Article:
Recognition…Tyler Hicks/The New York Times
While Russia is relying on overwhelming destructive force to advance a mile or two a day in eastern Ukraine, Ukrainian soldiers fighting some 400 miles to the south have worked tirelessly to smash Russian front line positions across a vast expanse of steppes and swamps .
Fighting is fierce on both fronts and how the two campaigns are unfolding is crucial to understanding where the war stands as concerns grow that a protracted conflict will bring new economic costs to Ukraine’s allies.
Russian President Vladimir V. Putin said last week he thought he would wait and see the West. While the Russian leader rarely acknowledges Russian casualties or defeats, military analysts said the blows to his army have raised questions about its ability to sustain broad offensive operations after its campaign to capture Luhansk province ends.
Russia has deployed the bulk of its forces to capture Lysychansk, the last urban center in Luhansk still controlled by the Ukrainian government, and it could fall any day.
Russia has sent thousands of additional troops east in recent weeks to bolster its offensive into neighboring Donetsk province, where it is likely to try again to overwhelm heavily fortified Ukrainian positions with its large arsenal of artillery, missiles and air power, too if this is the case ground forces will be reduced.
How shrunk each army is after more than four months of war is an open question. Kyiv publishes only rough estimates of its losses, and Moscow says practically nothing.
British defense chief Ben Wallace said last week that 25,000 Russian soldiers had been killed since the war began. The number, which has not been independently confirmed, is the highest estimate by a senior Western official. The Ukrainian government has admitted that it has suffered enormous casualties, with hundreds of casualties every day.
Even if Russia can push deeper into Donetsk, its military is struggling to sustain an advance along multiple lines of attack in different parts of a country roughly the size of Texas.
The Russian defeat on Thursday at Snake Island in the Black Sea, where their troops were forced to retreat under sustained Ukrainian bombardment, underscored how dependent the Russians are on their superiority in heavy weapons.
It was expected that Russian withdrawal from the island would undermine Moscow’s control of vital grain shipping routes from Odessa. And when at least 21 people died in Russian rocket attacks on an apartment building and a recreation center near Odessa on Friday, Ukrainians saw it as an act of revenge.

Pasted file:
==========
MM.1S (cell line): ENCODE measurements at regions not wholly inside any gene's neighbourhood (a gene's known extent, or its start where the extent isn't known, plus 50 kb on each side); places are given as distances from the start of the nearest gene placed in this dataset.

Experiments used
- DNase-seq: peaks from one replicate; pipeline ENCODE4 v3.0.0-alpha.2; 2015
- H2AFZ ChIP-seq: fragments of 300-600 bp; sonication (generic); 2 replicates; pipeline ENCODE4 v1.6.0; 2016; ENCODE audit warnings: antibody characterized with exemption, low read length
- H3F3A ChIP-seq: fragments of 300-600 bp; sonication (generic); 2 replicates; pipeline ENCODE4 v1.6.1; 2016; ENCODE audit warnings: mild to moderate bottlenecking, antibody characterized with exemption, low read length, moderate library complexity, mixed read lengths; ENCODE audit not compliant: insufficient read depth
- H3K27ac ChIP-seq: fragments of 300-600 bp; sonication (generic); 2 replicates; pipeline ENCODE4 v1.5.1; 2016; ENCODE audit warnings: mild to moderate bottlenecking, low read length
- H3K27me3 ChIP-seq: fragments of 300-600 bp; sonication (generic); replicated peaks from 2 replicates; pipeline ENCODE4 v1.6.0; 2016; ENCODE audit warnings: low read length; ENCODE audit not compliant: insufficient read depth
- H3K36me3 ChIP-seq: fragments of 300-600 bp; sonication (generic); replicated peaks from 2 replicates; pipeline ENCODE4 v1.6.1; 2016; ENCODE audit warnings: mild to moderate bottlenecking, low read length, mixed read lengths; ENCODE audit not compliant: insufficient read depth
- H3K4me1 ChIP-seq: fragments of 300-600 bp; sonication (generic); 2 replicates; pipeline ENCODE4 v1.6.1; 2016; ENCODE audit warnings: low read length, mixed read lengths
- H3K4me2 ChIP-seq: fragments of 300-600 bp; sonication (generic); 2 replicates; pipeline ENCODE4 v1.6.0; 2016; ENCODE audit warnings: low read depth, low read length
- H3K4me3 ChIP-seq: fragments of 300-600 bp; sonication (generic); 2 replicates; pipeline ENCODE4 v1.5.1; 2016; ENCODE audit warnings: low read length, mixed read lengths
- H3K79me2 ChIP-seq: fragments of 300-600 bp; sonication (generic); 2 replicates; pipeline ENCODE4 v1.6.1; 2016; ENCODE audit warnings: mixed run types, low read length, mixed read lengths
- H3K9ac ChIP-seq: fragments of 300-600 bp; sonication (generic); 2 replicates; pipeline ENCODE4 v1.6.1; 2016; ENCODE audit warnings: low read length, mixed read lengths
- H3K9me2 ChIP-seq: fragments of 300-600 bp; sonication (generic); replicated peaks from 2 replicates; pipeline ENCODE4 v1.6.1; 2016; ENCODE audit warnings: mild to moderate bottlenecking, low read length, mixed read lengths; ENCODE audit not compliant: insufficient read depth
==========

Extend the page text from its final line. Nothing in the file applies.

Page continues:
“This was an act of revenge for the successful liberation of Snake Island,” Yevhen Yenin, the first deputy interior minister, said in an interview. He scoffed at Russian claims that leaving the island was a “goodwill” gesture.
Recognition…Maxar Technologies/About Reuters
With its few and far between armed forces, Russia has been trying for months to bolster its defenses in the south, where Ukraine has recaptured parts of the Kherson region west of the Dnieper River that Russia captured earlier in the war.
The Ukrainian military said the Russians were driven out of peripheral defensive positions in several places and that Ukrainian soldiers are operating within 20 miles of the city of Kherson. A senior US Defense Department official said last week that the Ukrainians were not only retaking villages, but also showing an ability to hold the reclaimed ground.
But military analysts warn that despite Ukrainian gains in the south, they are unlikely to be able to launch a broad offensive and soon advance on the city of Kherson, the only provincial capital to fall to the Russians.
Currently, Ukrainian forces are counterattacking north and south of the city. At the same time, insurgents in Kherson have stepped up a campaign to assassinate Russian proxy leaders and support the Ukrainian military through sabotage operations and assisting in direct shelling of Russian targets.
On Thursday, the Southern Command of Ukraine’s military said its forces had launched missile and artillery strikes on 150 targets, killing more than 40 Russian soldiers and destroying a variety of Russian artillery and armor. The claims could not be independently corroborated, but data from NASA satellites that track fires identified activity on the southern front.
Markus Santora and